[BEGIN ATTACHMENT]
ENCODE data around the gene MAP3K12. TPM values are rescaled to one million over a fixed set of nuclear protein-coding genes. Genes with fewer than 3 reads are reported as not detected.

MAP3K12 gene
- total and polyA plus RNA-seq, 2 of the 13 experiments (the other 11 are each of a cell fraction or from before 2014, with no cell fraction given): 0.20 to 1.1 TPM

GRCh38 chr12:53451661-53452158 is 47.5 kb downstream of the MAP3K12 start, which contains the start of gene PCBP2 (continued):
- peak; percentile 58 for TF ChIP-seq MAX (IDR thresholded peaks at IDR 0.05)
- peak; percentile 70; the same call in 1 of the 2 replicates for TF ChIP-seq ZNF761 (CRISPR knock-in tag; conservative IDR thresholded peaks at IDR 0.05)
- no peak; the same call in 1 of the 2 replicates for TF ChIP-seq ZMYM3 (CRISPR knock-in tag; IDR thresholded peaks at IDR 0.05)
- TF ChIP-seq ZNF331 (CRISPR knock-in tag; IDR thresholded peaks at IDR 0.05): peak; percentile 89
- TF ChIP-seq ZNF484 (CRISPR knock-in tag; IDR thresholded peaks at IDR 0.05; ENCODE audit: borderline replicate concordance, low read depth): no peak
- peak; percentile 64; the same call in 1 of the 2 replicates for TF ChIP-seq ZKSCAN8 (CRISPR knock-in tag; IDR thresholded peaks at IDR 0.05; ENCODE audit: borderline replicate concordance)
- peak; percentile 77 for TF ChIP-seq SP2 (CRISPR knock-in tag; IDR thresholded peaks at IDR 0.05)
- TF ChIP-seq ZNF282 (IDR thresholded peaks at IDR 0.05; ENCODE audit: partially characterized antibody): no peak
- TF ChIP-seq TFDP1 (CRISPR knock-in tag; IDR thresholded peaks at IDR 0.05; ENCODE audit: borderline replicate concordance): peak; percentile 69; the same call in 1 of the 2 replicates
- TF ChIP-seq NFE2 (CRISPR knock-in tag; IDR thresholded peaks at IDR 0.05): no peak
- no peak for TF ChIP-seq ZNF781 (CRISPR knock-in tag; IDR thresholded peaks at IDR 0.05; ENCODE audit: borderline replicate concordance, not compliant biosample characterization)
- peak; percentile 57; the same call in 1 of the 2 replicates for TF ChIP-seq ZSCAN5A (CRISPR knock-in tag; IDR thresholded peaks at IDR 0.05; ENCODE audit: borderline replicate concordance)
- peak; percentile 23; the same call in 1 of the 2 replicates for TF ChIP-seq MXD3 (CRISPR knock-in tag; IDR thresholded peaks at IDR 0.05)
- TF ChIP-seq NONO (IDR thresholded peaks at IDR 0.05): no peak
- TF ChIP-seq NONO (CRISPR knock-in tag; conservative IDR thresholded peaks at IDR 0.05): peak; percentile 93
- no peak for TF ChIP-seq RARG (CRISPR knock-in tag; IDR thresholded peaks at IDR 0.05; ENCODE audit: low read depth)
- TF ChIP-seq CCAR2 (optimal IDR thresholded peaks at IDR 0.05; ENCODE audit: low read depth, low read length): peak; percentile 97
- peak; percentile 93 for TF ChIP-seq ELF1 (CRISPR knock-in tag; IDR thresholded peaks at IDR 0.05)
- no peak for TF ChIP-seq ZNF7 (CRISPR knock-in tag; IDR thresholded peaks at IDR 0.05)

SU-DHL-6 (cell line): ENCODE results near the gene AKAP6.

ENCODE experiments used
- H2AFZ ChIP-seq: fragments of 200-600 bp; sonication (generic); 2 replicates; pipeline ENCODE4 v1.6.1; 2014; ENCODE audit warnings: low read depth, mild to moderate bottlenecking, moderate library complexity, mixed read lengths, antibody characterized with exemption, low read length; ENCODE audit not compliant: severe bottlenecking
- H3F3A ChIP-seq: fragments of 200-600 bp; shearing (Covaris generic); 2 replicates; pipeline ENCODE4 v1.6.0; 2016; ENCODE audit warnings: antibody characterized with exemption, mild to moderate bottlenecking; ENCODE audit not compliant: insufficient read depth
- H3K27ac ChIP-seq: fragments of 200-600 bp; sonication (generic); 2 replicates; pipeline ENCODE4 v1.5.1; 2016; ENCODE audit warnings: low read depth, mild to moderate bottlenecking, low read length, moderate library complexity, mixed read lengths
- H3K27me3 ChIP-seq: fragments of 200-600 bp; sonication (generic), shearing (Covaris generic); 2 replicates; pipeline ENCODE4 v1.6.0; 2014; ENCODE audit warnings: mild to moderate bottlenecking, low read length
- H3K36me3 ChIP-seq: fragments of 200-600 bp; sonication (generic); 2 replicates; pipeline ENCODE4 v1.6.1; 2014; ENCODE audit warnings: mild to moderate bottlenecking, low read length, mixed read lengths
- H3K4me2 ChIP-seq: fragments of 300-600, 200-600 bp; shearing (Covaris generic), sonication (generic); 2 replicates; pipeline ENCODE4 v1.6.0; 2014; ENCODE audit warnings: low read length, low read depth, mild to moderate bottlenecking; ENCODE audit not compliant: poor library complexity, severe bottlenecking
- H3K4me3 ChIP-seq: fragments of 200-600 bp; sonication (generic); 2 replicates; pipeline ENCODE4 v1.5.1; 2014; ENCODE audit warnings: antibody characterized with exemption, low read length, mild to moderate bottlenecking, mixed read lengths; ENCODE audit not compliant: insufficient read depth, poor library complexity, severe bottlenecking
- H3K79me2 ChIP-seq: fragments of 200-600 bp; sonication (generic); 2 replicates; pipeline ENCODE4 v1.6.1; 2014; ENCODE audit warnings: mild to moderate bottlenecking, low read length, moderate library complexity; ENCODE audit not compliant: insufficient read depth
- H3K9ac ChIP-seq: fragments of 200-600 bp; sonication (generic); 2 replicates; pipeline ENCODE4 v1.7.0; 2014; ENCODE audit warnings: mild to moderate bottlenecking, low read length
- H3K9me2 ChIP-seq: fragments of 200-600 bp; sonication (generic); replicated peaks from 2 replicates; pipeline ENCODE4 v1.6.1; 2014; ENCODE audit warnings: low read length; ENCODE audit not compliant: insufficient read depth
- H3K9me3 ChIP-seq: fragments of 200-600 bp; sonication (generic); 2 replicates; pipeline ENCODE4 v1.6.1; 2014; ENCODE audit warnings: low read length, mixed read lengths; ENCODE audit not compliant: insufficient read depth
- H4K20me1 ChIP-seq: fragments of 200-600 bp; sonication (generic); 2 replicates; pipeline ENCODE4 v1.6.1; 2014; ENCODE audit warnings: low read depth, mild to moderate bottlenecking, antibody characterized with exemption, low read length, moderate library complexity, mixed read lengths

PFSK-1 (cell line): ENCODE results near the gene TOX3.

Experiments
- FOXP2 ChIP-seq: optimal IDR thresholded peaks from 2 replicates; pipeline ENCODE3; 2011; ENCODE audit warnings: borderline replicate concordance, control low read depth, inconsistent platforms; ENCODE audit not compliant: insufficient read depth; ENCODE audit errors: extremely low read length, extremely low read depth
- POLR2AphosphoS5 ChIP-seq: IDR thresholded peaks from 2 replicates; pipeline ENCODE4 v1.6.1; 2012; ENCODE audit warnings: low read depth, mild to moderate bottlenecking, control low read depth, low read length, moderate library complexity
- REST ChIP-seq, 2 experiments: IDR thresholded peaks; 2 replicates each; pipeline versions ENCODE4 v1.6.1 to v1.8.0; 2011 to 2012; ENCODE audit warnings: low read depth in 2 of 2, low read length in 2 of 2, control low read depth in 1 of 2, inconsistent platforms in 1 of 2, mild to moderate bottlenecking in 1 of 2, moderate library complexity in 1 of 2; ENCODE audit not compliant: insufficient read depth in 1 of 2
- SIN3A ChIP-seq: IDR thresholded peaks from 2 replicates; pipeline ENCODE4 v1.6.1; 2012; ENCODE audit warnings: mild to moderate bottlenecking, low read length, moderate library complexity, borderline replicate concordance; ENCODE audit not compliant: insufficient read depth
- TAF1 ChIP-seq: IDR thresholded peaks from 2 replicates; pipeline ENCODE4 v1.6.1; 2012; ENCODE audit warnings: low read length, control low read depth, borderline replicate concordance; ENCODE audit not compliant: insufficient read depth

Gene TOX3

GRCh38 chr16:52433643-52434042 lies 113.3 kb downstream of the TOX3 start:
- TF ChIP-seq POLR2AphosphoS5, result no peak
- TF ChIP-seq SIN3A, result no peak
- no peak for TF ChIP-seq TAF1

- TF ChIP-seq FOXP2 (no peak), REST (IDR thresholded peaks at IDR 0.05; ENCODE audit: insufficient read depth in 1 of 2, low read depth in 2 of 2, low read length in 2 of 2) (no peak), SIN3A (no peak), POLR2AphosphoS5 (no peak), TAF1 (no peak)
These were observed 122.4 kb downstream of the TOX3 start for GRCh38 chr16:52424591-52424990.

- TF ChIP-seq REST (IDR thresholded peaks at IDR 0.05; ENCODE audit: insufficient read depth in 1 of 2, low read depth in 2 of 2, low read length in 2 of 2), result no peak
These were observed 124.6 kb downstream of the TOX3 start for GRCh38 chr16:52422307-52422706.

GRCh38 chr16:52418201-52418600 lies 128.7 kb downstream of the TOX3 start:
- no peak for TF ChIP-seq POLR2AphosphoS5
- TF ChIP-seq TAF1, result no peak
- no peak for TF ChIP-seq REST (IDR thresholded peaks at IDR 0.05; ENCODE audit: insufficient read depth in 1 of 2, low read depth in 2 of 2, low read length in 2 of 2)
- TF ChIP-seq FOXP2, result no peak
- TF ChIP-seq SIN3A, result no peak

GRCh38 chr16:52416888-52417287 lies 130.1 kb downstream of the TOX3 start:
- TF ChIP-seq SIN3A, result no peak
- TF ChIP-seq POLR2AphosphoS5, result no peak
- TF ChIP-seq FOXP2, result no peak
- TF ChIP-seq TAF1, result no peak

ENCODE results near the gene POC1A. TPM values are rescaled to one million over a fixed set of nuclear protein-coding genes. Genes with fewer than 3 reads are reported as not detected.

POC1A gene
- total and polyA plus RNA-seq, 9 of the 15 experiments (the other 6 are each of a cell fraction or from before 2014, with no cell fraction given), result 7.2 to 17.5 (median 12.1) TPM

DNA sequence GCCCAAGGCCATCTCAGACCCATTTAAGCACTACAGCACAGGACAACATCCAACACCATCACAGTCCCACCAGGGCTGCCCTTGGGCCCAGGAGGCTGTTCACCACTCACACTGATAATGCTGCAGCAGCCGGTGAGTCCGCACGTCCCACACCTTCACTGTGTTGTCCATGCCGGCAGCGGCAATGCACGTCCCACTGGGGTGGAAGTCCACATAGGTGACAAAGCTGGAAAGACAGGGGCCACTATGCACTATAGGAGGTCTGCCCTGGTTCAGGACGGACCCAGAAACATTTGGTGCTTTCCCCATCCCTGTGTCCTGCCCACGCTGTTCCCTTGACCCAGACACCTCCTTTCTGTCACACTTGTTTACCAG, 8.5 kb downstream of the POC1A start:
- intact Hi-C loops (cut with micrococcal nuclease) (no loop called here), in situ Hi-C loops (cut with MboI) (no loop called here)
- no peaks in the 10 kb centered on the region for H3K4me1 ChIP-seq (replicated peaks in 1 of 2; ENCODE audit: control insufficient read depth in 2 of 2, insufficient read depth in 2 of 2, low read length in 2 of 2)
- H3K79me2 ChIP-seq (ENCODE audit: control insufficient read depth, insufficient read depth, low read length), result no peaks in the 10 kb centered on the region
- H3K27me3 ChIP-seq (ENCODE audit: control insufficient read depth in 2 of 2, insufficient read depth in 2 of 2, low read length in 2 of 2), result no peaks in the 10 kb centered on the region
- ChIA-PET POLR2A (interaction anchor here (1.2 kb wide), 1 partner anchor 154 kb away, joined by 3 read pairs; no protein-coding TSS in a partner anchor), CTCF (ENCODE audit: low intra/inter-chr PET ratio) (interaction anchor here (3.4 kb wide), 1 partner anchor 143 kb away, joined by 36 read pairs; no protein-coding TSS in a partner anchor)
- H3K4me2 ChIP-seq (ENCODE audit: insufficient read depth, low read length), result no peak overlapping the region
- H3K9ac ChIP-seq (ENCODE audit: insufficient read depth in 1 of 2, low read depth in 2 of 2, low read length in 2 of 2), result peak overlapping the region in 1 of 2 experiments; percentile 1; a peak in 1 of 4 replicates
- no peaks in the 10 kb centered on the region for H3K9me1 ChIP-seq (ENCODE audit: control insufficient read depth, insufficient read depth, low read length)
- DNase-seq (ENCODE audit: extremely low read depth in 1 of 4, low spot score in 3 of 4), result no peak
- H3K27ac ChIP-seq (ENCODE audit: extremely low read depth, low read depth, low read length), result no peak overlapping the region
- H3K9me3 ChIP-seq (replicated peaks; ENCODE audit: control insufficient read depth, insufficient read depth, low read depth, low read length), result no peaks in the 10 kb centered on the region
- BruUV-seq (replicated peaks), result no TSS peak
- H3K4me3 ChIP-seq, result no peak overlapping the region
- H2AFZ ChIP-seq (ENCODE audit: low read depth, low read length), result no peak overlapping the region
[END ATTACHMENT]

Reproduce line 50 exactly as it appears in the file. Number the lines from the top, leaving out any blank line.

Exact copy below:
- TF ChIP-seq FOXP2 (no peak), REST (IDR thresholded peaks at IDR 0.05; ENCODE audit: insufficient read depth in 1 of 2, low read depth in 2 of 2, low read length in 2 of 2) (no peak), SIN3A (no peak), POLR2AphosphoS5 (no peak), TAF1 (no peak)